INSERT IMAGE: https://www.influencewatch.org/app/uploads/2021/02/Western-Values-Project-Zinke-Attack-Ad-2019.pdf
Big Green’s Campaign Rolls On
Joining WVP and WVPA was the Center for Western Priorities (CWP), a front for the California mega-activist group Resources Legacy Fund—by my count the 16th-largest environmentalist group in the country, spending over $42 million in 2018 alone. CWP painted Zinke as a feckless tool of the oil and gas industry, accusing him of “following President Trump’s marching orders to attack our public lands” and fomenting an “illegal attack on America’s national monuments.” When Zinke resigned in January 2019, CWP labeled him “the most anti-conservation Interior Secretary of all time.”
Almost immediately after Ryan Zinke resigned in December 2018, CWP and WVP turned their guns on undermining Deputy Secretary of the Interior David Bernhardt, who became acting secretary on January 2, 2019, and was officially confirmed in April.
Bernhardt served in the George W. Bush administration’s Department of the Interior, leaving in 2009 as the department’s solicitor. After that he led the Denver firm Brownstein Hyatt Farber Schreck’s natural resources law practice, where his clients included Halliburton Energy Services and the Independent Petroleum Association of America, and he lobbied for Cobalt International Energy and Samson Resources. Before his appointment to the Trump administration, Bernhardt was also registered as a lobbyist for the Westlands Water District in California’s San Joaquin Valley.
On December 17, CWP policy director Jesse Prentice-Dunn published a long hit piece calling Bernhardt a “walking conflict of interest” who would continue “Ryan Zinke’s culture of corruption” and accusing the department of shilling for Big Oil. That same day WVP published the website DavidBernhardt.org, calling Bernhardt “the ultimate DC swamp creature” and an “ex-lobbyist who is too conflicted to be Interior Secretary,” while detailing a laundry list of ethics charges in an attempt to derail his confirmation to the post. Memos about Bernhardt’s background and conflicts of interest and more FOIA requests followed from WVP and CWP, including one from Democracy Forward, a leftist litigation group created by Clinton crony Marc Elias (of Perkins Coie fame) in 2017 to target the Trump administration.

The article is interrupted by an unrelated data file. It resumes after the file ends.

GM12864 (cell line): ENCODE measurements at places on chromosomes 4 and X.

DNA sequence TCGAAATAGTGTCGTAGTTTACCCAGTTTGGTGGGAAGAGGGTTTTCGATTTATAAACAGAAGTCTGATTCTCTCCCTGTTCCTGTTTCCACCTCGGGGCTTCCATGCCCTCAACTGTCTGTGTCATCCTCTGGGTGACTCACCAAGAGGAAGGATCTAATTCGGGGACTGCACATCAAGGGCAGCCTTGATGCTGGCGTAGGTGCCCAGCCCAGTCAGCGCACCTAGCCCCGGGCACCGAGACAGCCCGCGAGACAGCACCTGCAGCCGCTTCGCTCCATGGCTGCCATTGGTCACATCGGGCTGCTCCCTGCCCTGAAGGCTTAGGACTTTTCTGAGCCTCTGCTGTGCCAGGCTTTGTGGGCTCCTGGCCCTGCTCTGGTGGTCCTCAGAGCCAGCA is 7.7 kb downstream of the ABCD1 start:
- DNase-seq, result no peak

In February, the Campaign for Accountability (CFA), a former “pop-up” of the Arabella-run Hopewell Fund, petitioned the Interior Department inspector general to investigate Bernhardt’s ties to Westlands Water District as a conflict of interest and urged the Senate to reject his confirmation. CFA, which specialized in targeting Trump political appointees, was founded by alumni of another left-wing litigation group, Citizens for Responsibility and Ethics in Washington (CREW), and has been represented by the ex-Arabella pop-up American Oversight in past lawsuits.
The Center for American Progress joined in, labeling Bernhardt “the most conflicted Trump Cabinet nominee.” Greenpeace and the Center for Biological Diversity urged the department’s inspector general to investigate those conflicts of interest, melodramatically declaring him “the most dangerous man in America for endangered species and public lands.” The Sierra Club demanded the Senate reject his confirmation, as did the National Parks Conservation Association and the Natural Resources Defense Council (NRDC).
In March, WVPA launched a six-figure television ad buy targeting Democratic Sen. Martin Heinrich (NM) and moderate Republican Sens. Cory Gardner (CO) and Martha McSally (AZ) to oppose Bernhardt’s confirmation. The assault continued until the Senate confirmed Bernhardt in April 2019. From then on the group’s crusade against Trump’s Department of the Interior focused on thwarting its agenda.
In the next installment, the professional Left’s years-long campaign culminates in the Biden Administration’s rush toward radical “green” policies.